SOTEAG surveys show a further decline in Shetland’s Eider population

Eider ducks are common birds in northern Britain, but genetic studies suggest those in Shetland are closer to the Faroese race than those breeding in mainland Scotland, which makes them of special conservation concern.

Common Eiders with brood © Mike Pennington

Common Eiders with brood © Mike Pennington

They are vulnerable to inshore oil pollution, and the Shetland Oil Terminal Environmental Advisory Group (SOTEAG) has monitored their numbers in the islands for over 30 years. Although essentially resident within Shetland, Eiders make seasonal movements around the isles, and shift their feeding locations in response to short-term weather conditions. However, in late summer adults become flightless during their annual moult and by August flocks are restricted to a swimming distance of about 3 km, and are therefore relatively easy to locate and count.

Surveys in the 1970s found these flocks used the same headlands or offshore skerries each year, where they could feed, roost ashore, and find shelter in varying wind directions. The population was estimated at 17,000 birds in 1977, but the Esso Bernicia oil spill in winter 1978/79 and an unexplained die-off in the main Bluemull Sound wintering flock in 1979/80 reduced this to 12,000 by the early 1980s, with a further decline to 6,000 birds by 1997. The January 1993 Braer oil spill, and oiling incidents around Bressay between 1992-96 associated with east European fish factory ships contributed to this decrease to some extent, but could not account for this halving of the population. Predation of ducklings by gulls and skuas is another probable contributory factor, although the scale of this has never been properly studied or compared with areas where numbers are stable.

The situation became complicated in the early 2000s as increasing numbers of Eiders began spending the summer near aquaculture sites. Flocks were attracted to salmon cages, as well as the increasing number of mussel lines, and it was not until August 2009 that a survey managed to cover every aquaculture site, and every traditional moulting location. The 5,800 birds counted suggested little change in the population since 1997, but a major shift in their late summer distribution, with 70% near aquaculture sites in the inner voes. For example, only 164 birds were counted in 2009 at ‘traditional’ sites in south Mainland compared to 1,580 in 1997, whereas numbers between Burra and Vaila Sound had increased from 370 to 2,650.

Surveying mussel lines Aug 2012 © Martin Heubeck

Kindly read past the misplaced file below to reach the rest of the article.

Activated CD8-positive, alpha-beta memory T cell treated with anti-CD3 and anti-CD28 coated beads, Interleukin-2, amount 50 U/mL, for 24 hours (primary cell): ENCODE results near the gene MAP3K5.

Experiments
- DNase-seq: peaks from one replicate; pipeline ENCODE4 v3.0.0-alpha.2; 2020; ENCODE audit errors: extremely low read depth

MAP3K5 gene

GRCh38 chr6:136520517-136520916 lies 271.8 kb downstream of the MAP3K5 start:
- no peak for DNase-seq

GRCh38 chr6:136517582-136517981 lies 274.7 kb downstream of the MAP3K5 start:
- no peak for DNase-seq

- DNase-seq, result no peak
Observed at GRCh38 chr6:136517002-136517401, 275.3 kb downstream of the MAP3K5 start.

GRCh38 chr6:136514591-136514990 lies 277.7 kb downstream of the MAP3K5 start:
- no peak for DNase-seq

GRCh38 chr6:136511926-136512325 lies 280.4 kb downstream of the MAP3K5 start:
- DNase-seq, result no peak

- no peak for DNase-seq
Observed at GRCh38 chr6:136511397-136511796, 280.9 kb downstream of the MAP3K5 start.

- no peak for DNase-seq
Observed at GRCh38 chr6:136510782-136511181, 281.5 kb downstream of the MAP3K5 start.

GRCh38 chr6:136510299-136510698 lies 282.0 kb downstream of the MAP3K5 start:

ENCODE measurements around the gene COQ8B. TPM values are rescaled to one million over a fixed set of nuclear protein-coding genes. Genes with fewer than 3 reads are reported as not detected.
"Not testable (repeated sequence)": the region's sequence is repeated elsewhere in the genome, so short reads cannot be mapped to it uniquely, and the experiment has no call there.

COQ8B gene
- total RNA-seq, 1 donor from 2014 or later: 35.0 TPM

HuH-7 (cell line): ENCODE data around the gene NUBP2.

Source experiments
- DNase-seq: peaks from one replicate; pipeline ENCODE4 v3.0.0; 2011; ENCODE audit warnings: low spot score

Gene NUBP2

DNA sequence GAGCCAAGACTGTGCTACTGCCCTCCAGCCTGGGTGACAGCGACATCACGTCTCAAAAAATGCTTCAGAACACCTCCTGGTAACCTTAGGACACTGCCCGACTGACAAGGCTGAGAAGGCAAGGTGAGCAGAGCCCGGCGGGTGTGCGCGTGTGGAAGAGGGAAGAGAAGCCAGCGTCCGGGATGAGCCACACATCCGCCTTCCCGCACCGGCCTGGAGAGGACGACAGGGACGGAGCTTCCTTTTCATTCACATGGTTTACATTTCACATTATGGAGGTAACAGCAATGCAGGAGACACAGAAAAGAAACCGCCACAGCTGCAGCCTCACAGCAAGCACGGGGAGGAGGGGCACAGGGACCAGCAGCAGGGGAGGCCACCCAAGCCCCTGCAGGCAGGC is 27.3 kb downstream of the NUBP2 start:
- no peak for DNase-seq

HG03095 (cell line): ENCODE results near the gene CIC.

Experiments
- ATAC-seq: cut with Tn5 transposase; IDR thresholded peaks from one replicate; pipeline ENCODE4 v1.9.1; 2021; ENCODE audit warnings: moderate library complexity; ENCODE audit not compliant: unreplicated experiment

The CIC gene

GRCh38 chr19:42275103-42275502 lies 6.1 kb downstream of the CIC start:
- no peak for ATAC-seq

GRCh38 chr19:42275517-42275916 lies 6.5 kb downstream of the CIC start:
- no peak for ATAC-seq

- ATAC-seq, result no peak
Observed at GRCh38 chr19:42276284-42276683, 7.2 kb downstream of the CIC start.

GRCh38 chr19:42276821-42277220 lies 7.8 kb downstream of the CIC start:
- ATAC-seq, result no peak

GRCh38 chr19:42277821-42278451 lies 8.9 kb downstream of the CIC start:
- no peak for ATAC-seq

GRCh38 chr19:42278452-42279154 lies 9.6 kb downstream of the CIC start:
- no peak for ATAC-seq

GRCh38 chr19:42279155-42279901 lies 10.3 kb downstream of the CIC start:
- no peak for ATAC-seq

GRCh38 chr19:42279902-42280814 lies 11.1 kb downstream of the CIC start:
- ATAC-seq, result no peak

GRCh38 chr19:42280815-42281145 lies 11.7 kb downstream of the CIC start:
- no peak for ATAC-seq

Surveying mussel lines Aug 2012 © Martin Heubeck

Another survey in August 2012 (Figure 2) covered 90% of Shetland’s coastline (Heubeck, M. & Mellor, M. 2013. Recent changes in the status and moulting distribution of Common Eiders Somateria mollissima in Shetland. Seabird 26: 71-86; abstract at www.seabirdgroup.org.uk). Unexpectedly, the total of 4,600 birds was 20% lower than in 2009, which cannot be explained by differences in methodology or coverage. Again, two-thirds were near aquaculture sites, and while numbers were slightly up in some areas and down in others, the main deficit was between Burra and Vaila Sound, where 1,000 fewer were found.

There was no obvious, single cause for this decrease. Between the two surveys, no oil pollution incident was known to have affected Eiders and none were found oiled on beached bird surveys. The decrease affected males and females equally, and counts in winter suggested that as many ducklings survived to immaturity in 2012 as did in 2009.

Eiders have generally been tolerated at salmon farms, where they feed on mussels growing on the infrastructure, and find shelter. However, there has certainly been conflict with Eiders feeding at mussel lines, and while various anti-predation measures have been tried out, it is difficult to see how these could have been responsible for the loss of 1,000 birds in just three years.

One contributory factor could be increased predation by Killer Whales. Although few attacks on Eider flocks have been witnessed, they have resulted in the death of up to 50 birds in a matter of minutes. Photo-identification has shown that the whales involved have been returning to Shetland each summer, and have been seen hunting seabirds in Faroes, where attacks on Eiders have been known for many years.

The 2012 survey was funded by the Sullom Voe Association Ltd., and David Parnaby (FIBO), Penny and Sheila Gear (Foula), Rory Tallack and Howard Towll (Shetland Amenity Trust), and Newton Harper (RSPB) participated. Thanks also to boatmen Jim Dickson, Victor Gray, Jerry Ramsay, George Williamson and Jonathan Wills. The next census is planned for August 2015, and hopefully there will be no further decline in numbers to report then.